Machine learning and natural language processing promise to better translate human curiosity into pertinent answers. If true, these smart capabilities will broaden the use of analytics and reach people who are less comfortable dealing with data. It will all start with helping machines learn to interpret human intent. The key is semantics.
Sometimes intent is simple and explicit, like asking Siri or Alexa if a flight is delayed. This question has clear intention and a simple response -- returning the flight status answers the question. Such simplicity is seldom the case when it comes to data analysis. Questions are usually more nuanced, making it hard to correctly assume what the user is really looking for. Natural language is even more tricky where ambiguous terms are common.
It’s also difficult for a machine to understand our intent within a limited context. The machine has the data itself but doesn’t grasp the bigger picture in the same way a person with domain expertise can. Asking “How are my sales doing in the Northeast?” is a lot more ambiguous than the flight status example above.
Ambiguity isn’t a new challenge in data analysis. Different groups within an organization may have different definitions or calculations for the same words: for example, the term “profitability”. Some organizations use central dictionaries (also called data catalogs) to reduce ambiguity and create consistency across the organization. These tools can help provide users with the context they need to understand more deeply.
How semantics can help
Semantics is essentially the search for meaning in language. The practice of semantic governance involves the enrichment of data with metadata that describes aspects like classifications, relationships, synonyms, and external references. This enrichment helps people ask questions of data without worrying about the underlying structure of the data.
Earlier generations of natural language technologies began mapping keywords to column headers, helping users search their data without the need to understand how it was categorized. But this has its limitations. Because it relies on a limited index of synonyms that can still carry multiple meanings, intent can easily be lost. A query for “city hardware store” may search a column of cities looking for one named “Hardware Store” when the user was looking for hardware store locations within a city.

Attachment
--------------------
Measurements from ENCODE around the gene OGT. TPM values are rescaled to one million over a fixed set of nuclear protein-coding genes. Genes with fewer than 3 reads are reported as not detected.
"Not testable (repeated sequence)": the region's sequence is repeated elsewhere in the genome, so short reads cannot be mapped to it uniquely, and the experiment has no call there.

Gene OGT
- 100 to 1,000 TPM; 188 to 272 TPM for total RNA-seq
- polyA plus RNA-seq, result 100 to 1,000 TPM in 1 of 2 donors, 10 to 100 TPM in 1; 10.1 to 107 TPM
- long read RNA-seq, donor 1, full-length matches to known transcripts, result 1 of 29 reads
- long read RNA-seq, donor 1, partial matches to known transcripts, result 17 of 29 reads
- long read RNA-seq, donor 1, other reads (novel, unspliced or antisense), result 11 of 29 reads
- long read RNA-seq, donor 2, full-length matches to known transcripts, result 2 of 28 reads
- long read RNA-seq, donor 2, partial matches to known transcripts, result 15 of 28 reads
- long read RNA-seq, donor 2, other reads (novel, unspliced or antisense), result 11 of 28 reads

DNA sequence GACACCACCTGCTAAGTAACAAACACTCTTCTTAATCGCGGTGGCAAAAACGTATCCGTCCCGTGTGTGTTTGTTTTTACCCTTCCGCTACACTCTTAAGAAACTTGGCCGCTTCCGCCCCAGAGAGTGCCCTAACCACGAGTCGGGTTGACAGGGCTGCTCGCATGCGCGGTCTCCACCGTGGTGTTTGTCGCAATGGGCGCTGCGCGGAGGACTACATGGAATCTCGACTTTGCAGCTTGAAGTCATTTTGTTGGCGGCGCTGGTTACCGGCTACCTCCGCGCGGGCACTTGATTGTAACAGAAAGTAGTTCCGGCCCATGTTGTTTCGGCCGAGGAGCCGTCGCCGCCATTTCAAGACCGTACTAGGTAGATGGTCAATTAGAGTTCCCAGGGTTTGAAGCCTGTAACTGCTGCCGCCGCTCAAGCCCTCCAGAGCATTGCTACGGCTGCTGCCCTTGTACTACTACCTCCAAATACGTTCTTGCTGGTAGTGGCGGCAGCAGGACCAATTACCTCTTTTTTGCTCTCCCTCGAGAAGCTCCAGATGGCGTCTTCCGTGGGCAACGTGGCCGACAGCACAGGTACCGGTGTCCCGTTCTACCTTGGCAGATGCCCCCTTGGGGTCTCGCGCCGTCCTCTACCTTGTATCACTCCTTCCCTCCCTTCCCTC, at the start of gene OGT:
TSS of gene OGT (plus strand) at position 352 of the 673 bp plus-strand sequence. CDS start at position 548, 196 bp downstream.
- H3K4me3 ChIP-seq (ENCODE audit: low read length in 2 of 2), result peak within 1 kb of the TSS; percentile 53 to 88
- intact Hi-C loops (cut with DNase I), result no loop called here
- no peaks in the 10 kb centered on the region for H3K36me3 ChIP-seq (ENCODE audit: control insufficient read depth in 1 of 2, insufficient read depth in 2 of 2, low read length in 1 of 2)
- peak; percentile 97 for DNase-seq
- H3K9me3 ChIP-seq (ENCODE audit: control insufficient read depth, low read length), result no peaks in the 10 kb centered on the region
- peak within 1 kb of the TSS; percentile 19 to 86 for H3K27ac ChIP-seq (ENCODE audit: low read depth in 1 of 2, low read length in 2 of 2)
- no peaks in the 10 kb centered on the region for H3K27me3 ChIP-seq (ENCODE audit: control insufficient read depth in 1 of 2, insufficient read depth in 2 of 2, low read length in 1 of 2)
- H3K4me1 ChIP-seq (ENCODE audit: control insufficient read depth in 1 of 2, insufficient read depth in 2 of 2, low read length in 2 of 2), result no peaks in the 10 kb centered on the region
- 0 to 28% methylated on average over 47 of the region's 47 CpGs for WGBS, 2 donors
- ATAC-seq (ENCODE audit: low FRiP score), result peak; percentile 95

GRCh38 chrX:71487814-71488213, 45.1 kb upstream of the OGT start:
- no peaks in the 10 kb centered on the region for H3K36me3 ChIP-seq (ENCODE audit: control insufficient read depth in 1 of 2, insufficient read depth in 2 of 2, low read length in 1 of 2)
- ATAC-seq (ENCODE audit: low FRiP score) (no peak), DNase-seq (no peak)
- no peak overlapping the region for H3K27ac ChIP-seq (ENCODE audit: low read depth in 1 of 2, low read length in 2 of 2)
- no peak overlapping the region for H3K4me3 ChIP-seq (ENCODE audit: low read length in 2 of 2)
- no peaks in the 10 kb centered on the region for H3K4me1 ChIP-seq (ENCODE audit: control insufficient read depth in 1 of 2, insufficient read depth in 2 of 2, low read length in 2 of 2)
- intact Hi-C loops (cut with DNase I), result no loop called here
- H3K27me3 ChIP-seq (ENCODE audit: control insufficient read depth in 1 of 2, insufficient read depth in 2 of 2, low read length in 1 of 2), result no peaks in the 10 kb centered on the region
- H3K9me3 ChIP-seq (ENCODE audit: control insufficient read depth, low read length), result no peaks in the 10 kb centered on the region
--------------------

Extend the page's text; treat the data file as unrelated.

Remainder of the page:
Semantic governance and machine learning will enable more powerful synonym mapping and contextual understanding by extending the associations the system can make. For example, when asked to “show me the cheapest apartments,” the system can connect “cheapest” to a column labeled “price” or “rate” and even sort values from low to high to meet the user’s intent. Where semantics are more ambiguous, or lingo is specific to organizations or industries, machines must learn intent over time.
Why we should embrace ambiguity
When using natural language for data analysis, ambiguity serves as an excellent way for machines to learn about user intentions. A user could ask the system to show “big earthquakes”, and it may return results according to magnitude. While that’s a reasonable interpretation, perhaps the user really wanted to see the data in terms of the cost of damage. If the system provides a mechanism for feedback – "You asked for X, but did you mean Y?” -- the user can correct and guide the system. Equally important is the ability for the person to fine-tune the ask, whether through clarification or follow-up.
Through monitored usage behavior and user feedback, machines will learn people’s preferences. An analytics platform can learn colloquial language that carries nuances specific to an organization or even to a person. The definition of “top customer” can vary within an organization: One team might place greater weight on customer lifetime value, while another might look more closely at profitability. Here, the meaning is more subjective than “cheapest apartments.” This type of machine learning helps the system better anticipate needs over time.
With an understanding of user and organizational behavior, and a view of the data, systems can more intelligently deviate from what’s most popular or predictable. Maybe there’s a different data source or piece of published content that’s used less often that would lead to new and interesting insights. While it’s hard to engineer a “happy accident” in an algorithm, this idea of assisted exploration holds a lot of promise, and another way we may be able to embrace ambiguity. Rather than continuously reinforce the same paths, both the user and the machine may benefit from taking a chance.
For greater impact, start small
With bold new ideas, the best way forward is to start with a scoped test and not seek to boil the ocean with the perfect system. Truly understanding people’s intent and helping them better answer questions related to their data is still relatively nascent. It’s challenging to get a system to understand deeply nuanced intent across a broad set of data. Start with a very specific scope, like a certain department or use case. With a narrower set of known tokens and semantics, the system can navigate context and learn the user’s intent much more easily.
As the platform and the human become more familiar with each other, and machines learn more about usage behavior, the context can grow and become more generalized. With a strong foundation of semantic governance, machine learning and natural language will bring powerful, accessible analytics and faster insights to more users.
Mark Jewett is vice president of product marketing at Tableau.